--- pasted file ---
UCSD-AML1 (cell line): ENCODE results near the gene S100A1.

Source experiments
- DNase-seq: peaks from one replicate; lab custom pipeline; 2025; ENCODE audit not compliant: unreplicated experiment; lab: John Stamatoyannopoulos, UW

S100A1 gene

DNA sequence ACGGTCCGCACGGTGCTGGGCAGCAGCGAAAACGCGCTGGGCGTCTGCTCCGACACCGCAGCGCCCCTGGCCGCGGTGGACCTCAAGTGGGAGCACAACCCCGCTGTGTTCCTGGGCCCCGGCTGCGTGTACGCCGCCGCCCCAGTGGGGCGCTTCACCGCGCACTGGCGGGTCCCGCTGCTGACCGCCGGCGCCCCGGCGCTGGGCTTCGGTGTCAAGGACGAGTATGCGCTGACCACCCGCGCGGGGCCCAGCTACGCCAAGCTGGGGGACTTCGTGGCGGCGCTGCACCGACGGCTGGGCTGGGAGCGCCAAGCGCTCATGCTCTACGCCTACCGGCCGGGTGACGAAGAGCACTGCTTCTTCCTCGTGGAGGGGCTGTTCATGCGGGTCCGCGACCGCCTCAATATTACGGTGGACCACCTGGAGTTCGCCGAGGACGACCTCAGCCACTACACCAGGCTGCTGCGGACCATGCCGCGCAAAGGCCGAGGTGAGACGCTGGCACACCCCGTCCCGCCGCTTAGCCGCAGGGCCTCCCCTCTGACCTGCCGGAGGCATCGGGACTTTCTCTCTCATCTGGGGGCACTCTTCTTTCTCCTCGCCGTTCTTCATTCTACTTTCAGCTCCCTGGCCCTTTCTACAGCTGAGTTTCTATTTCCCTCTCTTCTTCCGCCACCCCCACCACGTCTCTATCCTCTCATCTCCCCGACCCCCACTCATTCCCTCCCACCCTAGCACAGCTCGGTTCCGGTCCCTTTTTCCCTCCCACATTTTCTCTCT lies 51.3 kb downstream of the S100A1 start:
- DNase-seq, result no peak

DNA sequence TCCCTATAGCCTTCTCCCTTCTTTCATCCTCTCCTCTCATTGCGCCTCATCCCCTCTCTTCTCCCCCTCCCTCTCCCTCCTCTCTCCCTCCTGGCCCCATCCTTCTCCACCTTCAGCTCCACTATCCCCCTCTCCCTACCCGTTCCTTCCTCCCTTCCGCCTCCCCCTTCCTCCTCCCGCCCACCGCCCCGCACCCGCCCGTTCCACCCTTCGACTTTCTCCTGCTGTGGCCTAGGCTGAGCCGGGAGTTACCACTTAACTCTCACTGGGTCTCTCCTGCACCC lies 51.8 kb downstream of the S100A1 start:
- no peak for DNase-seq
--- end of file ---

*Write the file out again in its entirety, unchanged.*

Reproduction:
UCSD-AML1 (cell line): ENCODE results near the gene S100A1.

Source experiments
- DNase-seq: peaks from one replicate; lab custom pipeline; 2025; ENCODE audit not compliant: unreplicated experiment; lab: John Stamatoyannopoulos, UW

S100A1 gene

DNA sequence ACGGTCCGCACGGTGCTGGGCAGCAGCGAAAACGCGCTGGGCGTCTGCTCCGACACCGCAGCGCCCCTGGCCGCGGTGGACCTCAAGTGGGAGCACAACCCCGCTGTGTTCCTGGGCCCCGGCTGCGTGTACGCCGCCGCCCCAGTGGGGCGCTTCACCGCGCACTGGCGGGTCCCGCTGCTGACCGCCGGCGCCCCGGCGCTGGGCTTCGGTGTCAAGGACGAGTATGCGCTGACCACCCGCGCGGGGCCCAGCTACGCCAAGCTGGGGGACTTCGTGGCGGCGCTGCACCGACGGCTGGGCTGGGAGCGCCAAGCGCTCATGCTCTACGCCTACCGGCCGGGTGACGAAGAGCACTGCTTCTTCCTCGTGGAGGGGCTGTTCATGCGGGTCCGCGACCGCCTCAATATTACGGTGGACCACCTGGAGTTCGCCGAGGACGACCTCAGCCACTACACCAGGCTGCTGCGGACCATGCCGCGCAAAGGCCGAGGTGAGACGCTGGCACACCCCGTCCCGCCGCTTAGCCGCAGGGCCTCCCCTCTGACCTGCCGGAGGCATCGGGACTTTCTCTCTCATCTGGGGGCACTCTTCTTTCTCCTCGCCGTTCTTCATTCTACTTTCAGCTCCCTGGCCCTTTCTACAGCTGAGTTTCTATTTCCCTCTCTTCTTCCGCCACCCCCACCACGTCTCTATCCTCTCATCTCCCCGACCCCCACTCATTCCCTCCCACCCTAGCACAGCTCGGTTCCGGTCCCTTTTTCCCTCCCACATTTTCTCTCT lies 51.3 kb downstream of the S100A1 start:
- DNase-seq, result no peak

DNA sequence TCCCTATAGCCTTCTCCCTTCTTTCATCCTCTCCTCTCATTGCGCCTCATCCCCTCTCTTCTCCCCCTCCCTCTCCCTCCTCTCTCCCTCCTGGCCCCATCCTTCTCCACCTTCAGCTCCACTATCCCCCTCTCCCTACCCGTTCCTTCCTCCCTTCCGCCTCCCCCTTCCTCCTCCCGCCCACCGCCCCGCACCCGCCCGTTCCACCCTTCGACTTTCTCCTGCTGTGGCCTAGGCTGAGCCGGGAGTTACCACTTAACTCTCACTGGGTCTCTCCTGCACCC lies 51.8 kb downstream of the S100A1 start:
- no peak for DNase-seq